King's Lynn Festival Review - Suzannah Lipscomb: Witchcraft, St George's Guildhall
A packed-out St George's Guildhall in Lynn was treated to an afternoon of discovery on Saturday when historian Dr Suzannah Lipscomb gave an insight into the world of witchcraft as part of King's Lynn Festival.
Lipscomb, who presented a Channel 5 documentary on the topic and is to release a book on the subject later this year, took the audience on a whirlwind trip through the global history of witchcraft and dispelled some myths while she was at it.
One such legend is one known to most of us, of the 'witch' Margaret Read whose heart supposedly burst from her chest and hit the wall of a house opposite as she was burned at the stake in Lynn's Tuesday Market Place.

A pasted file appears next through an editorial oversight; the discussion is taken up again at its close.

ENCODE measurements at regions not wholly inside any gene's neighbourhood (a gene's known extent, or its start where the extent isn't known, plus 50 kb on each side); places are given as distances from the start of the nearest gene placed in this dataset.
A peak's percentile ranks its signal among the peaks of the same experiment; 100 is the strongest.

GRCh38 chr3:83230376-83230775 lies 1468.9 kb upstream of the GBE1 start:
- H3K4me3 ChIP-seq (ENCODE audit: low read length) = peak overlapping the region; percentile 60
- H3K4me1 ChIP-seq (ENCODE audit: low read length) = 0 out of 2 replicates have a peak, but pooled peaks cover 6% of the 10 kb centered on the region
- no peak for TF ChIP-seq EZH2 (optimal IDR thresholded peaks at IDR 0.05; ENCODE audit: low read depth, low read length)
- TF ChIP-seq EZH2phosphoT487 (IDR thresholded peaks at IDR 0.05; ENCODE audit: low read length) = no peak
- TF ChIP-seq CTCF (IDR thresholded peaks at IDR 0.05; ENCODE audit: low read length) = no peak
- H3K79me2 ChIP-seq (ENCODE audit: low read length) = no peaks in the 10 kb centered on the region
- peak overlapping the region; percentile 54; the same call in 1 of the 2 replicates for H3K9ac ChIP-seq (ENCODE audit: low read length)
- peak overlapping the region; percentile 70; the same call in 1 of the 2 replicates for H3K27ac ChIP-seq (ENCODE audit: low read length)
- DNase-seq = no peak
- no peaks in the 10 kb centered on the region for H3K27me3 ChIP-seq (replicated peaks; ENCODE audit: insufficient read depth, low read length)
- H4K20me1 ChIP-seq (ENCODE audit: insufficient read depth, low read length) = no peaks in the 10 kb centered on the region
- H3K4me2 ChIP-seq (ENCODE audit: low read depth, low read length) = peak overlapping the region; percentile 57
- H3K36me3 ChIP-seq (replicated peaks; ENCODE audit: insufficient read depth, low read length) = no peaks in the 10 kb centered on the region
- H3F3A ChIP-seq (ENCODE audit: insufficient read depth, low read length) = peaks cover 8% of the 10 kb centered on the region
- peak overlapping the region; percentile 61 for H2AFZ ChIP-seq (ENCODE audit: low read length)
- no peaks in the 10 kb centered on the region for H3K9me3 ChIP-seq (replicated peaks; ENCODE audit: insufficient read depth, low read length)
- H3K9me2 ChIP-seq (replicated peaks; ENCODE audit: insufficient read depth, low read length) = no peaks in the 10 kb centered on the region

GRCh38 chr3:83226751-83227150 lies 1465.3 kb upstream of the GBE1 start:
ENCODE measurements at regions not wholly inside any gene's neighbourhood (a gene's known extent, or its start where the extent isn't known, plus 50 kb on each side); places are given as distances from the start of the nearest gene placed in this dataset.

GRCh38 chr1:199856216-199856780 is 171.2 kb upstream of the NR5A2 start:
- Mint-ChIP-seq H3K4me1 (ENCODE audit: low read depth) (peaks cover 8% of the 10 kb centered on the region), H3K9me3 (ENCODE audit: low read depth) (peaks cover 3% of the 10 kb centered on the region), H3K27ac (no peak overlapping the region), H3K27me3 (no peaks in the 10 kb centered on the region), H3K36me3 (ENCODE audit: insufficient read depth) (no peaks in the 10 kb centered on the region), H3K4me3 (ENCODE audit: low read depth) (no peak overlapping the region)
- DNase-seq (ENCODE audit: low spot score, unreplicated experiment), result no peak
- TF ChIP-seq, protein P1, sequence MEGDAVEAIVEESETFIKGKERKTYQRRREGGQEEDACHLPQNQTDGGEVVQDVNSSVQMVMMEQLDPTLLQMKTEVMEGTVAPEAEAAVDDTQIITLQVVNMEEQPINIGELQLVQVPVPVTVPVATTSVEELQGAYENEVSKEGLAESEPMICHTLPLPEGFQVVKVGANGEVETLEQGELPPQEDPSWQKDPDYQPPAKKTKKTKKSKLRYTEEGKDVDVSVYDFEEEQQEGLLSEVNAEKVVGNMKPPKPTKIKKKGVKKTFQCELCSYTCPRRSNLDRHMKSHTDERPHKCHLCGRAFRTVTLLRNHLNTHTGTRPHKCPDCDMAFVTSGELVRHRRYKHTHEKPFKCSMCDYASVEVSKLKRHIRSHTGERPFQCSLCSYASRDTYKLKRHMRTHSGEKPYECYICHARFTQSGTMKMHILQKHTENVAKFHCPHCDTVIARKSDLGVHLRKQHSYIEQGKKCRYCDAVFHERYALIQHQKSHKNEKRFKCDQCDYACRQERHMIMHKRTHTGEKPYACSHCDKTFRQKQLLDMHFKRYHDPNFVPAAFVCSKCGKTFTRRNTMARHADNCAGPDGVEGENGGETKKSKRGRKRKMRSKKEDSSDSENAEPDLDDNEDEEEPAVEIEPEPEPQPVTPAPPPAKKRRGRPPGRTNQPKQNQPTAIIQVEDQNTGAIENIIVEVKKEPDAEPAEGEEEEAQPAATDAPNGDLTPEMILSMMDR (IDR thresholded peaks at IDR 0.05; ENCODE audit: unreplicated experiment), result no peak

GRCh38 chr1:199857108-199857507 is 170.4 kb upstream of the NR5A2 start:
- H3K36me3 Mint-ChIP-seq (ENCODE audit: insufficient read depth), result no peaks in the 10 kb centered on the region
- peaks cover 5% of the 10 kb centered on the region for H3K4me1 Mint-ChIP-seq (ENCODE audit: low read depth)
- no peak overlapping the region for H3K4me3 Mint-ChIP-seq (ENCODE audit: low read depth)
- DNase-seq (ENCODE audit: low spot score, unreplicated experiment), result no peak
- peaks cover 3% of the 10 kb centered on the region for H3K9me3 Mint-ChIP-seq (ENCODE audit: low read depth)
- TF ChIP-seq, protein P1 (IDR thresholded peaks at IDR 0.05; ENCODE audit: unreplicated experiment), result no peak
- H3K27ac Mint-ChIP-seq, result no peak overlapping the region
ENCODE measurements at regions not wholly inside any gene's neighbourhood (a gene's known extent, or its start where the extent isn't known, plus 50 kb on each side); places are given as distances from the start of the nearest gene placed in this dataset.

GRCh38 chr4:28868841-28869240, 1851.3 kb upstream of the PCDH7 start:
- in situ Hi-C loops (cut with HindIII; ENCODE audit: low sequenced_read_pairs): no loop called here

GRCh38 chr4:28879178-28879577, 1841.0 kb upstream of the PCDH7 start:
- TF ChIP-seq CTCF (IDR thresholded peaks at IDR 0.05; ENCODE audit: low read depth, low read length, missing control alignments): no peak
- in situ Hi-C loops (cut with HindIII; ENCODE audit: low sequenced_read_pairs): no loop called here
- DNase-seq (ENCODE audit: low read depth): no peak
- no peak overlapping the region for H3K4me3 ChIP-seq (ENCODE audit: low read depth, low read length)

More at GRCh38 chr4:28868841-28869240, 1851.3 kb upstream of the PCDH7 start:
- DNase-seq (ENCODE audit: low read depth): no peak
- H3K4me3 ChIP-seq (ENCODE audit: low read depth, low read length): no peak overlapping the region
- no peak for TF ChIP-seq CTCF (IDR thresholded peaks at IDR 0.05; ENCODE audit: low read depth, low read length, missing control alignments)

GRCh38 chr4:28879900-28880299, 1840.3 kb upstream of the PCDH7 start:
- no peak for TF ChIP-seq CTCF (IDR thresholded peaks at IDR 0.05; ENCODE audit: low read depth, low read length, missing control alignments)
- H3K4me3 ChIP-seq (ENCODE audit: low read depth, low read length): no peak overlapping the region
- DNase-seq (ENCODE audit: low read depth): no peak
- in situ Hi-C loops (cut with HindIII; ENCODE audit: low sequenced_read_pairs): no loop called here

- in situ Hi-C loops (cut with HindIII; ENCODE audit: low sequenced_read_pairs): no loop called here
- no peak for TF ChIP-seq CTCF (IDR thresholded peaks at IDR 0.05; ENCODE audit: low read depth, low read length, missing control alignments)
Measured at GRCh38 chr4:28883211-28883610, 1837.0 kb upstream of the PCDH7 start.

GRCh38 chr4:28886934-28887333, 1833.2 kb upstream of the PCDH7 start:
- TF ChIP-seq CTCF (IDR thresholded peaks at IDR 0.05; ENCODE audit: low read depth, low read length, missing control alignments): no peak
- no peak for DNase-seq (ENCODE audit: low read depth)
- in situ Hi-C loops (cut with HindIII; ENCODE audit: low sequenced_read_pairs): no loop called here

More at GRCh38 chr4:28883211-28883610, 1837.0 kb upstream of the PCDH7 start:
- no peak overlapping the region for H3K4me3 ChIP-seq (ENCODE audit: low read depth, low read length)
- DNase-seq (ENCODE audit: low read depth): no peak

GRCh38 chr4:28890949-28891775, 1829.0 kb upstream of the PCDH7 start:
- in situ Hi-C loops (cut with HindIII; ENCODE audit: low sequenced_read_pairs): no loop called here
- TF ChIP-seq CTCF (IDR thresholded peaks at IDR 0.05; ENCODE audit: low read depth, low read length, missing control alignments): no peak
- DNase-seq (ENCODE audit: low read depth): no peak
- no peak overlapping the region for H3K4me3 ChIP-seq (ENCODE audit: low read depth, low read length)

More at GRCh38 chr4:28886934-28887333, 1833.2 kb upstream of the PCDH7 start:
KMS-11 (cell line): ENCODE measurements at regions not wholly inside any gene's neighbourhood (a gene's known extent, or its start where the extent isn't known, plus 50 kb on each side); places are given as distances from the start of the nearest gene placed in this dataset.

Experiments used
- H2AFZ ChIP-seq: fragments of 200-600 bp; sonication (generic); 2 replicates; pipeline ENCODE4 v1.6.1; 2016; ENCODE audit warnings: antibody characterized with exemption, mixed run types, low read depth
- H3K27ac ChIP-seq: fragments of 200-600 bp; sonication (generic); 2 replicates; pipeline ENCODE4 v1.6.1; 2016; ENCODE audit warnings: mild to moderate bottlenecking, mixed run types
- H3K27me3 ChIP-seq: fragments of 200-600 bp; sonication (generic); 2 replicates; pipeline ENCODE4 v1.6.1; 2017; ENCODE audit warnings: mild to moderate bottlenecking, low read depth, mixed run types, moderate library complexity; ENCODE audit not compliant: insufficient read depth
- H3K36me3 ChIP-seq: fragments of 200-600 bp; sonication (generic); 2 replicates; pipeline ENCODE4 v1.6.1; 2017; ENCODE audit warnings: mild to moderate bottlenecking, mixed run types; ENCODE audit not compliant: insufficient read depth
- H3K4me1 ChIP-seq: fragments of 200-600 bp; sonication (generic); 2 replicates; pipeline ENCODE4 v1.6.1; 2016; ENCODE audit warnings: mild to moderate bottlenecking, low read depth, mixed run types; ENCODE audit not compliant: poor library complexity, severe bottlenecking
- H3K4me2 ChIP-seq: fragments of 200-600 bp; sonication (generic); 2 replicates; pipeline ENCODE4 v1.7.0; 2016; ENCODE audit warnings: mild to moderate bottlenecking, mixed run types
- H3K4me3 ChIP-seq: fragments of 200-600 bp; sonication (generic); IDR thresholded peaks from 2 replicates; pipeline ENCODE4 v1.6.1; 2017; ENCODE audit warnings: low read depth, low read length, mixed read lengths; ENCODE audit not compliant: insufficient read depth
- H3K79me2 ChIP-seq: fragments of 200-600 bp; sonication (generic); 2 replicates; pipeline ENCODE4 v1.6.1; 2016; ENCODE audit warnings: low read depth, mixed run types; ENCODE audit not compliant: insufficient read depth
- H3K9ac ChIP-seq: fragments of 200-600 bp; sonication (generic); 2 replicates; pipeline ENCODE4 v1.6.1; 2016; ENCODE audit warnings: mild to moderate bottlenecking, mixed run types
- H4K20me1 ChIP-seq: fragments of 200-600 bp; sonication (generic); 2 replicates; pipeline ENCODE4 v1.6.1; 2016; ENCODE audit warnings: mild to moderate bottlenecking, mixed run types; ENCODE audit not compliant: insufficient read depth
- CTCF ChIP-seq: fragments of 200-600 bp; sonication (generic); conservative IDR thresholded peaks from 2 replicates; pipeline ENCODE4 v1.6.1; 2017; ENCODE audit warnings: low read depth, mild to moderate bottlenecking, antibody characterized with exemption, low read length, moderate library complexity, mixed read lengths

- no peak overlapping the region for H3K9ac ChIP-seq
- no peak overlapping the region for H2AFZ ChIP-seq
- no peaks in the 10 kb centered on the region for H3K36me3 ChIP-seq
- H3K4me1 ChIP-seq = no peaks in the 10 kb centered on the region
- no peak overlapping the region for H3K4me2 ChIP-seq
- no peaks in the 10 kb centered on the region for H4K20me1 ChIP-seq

However, Lipscomb was doubtful of this tale, as she said most witches in East Anglia were not burned, but hanged.
And this was just one of the fascinating clarifications that Lipscomb made.
We also learnt that, while in most of Europe more than 70 per cent of those accused of being witches were female, there was also a significant number of men accused too.
Lipscomb not only expanded on the audience's prior knowledge of the subject, but she also put it into context, explaining that the socio-economic conditions of the 16th century – when the notion of witchcraft was at its peak – meant that people were constantly looking for someone to blame.
The historian brought her talk to a close by highlighting the more recent cases of witchcraft, and said: "Perhaps it matters now more than ever".
The talk was informative, interactive, emotive and extremely interesting, and showcased just why Lipscomb is as popular a historian as she is.